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Pakistanis concerned about IMF bailout conditions

S Khan Islamabad
April 27, 2022

A recent IMF decision to extend a multi-billion dollar loan program has offered some sense of relief, but ordinary Pakistanis say a new IMF deal will lead to an end in subsidies and cause more hardship.

Pakistani rupees
Pakistan faces skyrocketing inflation Image: Imago stock&people

Last week, the International Monetary Fund (IMF) increased a loan program for Pakistan to $8 billion in an effort to prop up the country's cash-starved economy, according to media reports.

On Sunday, Pakistan's Finance Minister Miftah Ismail said he had asked the IMF to increase the size even further.

"I've requested the fund and I think they have largely agreed to extend this program for another year," he said.

"I've also requested that they enhance the funding available to Pakistan from $6 billion under this program to perhaps a little bit more," he added. 

The details will be decided when the mission comes to Pakistan in May, he said.

"Based on the constructive discussions with the authorities in Washington, the IMF expects to field a mission to Pakistan in May to resume discussions over policies," the Washington-based IMF said in a statement.

The 39-month bailout program is subject to regular IMF reviews of Pakistan's economic policy and growth.

In January 2020, it the program was put on hold after Prime Minister Imran Khan did not follow IMF recommendations to increase electricity prices and impose additional taxes.

In March 2021, the IMF released a $500 million tranche, and in February 2022 agreed to revive the package.

Ordinary Pakistanis concerned about IMF conditions  

Pervaiz Rasheed, a close aide of former Prime Minister Nawaz Sharif, told DW that the beefed-up IMF package will help boost foreign exchange reserves, attract foreign investments, bring down the dollar exchange rate and encourage other lenders to offer loans.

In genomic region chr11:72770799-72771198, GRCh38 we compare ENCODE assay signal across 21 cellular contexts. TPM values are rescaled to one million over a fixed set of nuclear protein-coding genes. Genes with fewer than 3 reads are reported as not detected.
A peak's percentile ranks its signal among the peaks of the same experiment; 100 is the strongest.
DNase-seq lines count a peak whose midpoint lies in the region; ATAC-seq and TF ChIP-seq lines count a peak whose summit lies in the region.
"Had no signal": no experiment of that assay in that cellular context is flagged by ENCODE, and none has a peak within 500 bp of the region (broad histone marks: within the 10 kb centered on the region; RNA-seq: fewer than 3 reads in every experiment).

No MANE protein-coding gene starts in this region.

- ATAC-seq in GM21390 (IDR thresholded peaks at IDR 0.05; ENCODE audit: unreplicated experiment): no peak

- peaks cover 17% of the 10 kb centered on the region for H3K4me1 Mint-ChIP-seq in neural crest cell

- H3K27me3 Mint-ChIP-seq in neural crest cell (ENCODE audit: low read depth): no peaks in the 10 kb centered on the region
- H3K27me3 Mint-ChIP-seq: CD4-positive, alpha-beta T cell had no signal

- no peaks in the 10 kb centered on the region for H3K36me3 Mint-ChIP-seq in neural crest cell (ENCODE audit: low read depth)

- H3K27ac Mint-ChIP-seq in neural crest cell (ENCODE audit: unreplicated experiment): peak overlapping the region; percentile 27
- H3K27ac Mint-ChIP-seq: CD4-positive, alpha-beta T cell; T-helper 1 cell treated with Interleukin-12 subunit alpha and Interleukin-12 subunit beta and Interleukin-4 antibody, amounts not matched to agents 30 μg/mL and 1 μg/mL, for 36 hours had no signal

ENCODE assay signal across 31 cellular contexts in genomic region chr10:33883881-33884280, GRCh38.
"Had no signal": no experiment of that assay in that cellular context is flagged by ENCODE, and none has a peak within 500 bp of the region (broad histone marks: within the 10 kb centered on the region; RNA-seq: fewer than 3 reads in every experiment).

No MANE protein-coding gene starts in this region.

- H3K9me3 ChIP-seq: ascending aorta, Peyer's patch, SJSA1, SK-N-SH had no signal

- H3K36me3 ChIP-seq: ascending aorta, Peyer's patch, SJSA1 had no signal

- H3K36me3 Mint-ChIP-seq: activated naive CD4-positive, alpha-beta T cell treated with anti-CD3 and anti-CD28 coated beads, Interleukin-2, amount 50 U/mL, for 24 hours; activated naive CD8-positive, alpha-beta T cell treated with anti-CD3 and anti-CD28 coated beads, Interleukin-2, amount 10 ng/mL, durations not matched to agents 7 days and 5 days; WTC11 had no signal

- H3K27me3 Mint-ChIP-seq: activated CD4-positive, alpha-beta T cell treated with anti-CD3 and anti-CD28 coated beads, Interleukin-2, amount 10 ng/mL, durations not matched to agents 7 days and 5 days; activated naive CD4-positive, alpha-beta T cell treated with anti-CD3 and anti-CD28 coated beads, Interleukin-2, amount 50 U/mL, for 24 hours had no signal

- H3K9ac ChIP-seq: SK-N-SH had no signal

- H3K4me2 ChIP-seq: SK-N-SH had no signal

Rasheed claimed ordinary Pakistanis would see benefits, as the package could help stem rising inflation.

But people from low-income groups have said they believe that the package will create more hardships.

A shopping street in Peshawar
Many Pakistanis depend on government subsidies to make ends meetImage: Faridullah Khan/DW

"The IMF will demand increased tariffs on petroleum products and power prices," Ashfaq Butt, a trade unionist in Punjab told DW.

He said higher prices on essential goods make life difficult for common Pakistanis.

"I do not understand the complexities of this package, but I want to know if it will help reduce inflation and poverty," said Mansoor Raja, an Uber driver based in Rawalpindi, a town outside of Islamabad.

He told DW that he had heard about such packages in the past. "But all we saw was more inflation and more poverty," he added.

Saira Feroz, a homemaker in Karachi, said her power bills have tripled with the gradual withdrawal of subsidies.

"If more subsides are abolished now, it will really make our lives miserable, said Feroz

Julianna Williams, a senior nurse at Islamabad's Pakistan Institute of Medical Sciences told DW she fears that the package will pave the way for more privatization of health care facilities, fueling more unemployment.

What is Sharif government prepared to do?

The government of Prime Minister Shehbaz Sharif has hinted it would end fuel subsidies and assistance for construction and other sectors.

Karachi-based economist Kaiser Bengali told that given Pakistan's critical economic situation, the government had no option but to approach the IMF.

Pakistan faces uncertain future

However, there is likely to be public backlash if subsidies are removed.

The Awami Workers Party (AWP), a left-wing political organization, has warned the government against withdrawing subsidies. AWP General Secretary Bakhshal Thalho told DW that the withdrawal would trigger mass unrest.

"We believe that majority of the working people spend a substantial amount of their income on transport and fuel because of the lack of public transport," he told DW.

"We are already planning protests against this possible withdrawal," he said, adding that the working masses would never accept this "anti-people package" of the IMF.

Thallo said that if the government wants to lower the deficit then it must reduce the defense budget, which in his view is extremely high. The government should also opt for progressive taxation instead of slashing the development budget, he added.

Nasir Mansoor, secretary-general of National Trade Union Federation, told DW that his federation would also hold protests against the IMF package this weekend.

"IMF policies have always stoked more poverty, inflation and unemployment," he said.

Edited by: Wesley Rahn